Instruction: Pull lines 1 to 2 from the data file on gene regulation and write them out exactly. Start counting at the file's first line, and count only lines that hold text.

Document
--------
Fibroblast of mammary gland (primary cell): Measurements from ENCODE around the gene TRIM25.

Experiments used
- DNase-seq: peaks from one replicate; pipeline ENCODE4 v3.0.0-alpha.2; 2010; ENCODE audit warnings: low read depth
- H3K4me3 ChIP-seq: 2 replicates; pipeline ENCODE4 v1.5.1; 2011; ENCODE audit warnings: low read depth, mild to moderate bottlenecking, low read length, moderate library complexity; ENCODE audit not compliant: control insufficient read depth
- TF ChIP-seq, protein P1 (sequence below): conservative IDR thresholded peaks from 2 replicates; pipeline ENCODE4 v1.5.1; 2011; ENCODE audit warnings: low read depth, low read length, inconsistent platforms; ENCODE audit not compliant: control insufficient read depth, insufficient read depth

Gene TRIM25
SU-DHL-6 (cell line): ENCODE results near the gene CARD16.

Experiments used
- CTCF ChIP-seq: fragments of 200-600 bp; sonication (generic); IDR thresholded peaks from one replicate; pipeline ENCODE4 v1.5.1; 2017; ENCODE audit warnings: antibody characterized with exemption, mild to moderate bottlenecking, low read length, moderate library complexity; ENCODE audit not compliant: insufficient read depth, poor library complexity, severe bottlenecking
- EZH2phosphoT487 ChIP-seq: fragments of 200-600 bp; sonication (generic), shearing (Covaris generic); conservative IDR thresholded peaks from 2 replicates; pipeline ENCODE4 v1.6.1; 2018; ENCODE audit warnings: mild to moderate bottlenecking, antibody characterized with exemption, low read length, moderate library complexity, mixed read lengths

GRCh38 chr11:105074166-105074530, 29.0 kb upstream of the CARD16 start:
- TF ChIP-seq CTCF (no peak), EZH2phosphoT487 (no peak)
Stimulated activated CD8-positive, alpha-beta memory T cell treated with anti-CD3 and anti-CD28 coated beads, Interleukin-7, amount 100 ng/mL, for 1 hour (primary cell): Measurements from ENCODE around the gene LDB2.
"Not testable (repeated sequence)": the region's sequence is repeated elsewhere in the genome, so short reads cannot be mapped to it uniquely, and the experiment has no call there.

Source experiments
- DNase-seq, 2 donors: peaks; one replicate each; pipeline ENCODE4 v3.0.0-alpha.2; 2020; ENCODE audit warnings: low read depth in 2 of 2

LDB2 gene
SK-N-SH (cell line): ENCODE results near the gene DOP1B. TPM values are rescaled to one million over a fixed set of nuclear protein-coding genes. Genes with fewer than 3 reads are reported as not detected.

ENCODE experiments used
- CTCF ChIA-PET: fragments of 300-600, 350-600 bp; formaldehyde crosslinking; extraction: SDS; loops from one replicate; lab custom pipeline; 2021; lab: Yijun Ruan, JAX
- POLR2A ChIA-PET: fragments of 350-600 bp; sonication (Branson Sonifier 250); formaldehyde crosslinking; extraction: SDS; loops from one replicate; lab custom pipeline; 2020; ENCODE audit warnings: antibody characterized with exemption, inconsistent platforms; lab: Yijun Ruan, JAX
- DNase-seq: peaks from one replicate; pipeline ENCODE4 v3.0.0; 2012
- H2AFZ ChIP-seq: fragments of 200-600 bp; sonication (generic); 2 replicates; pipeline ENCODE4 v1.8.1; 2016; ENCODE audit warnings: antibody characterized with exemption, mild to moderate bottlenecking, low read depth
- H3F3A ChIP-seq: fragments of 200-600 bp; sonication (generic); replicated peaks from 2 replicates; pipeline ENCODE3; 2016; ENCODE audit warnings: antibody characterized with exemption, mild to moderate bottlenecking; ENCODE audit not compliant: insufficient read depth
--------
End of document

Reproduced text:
Fibroblast of mammary gland (primary cell): Measurements from ENCODE around the gene TRIM25.

Experiments used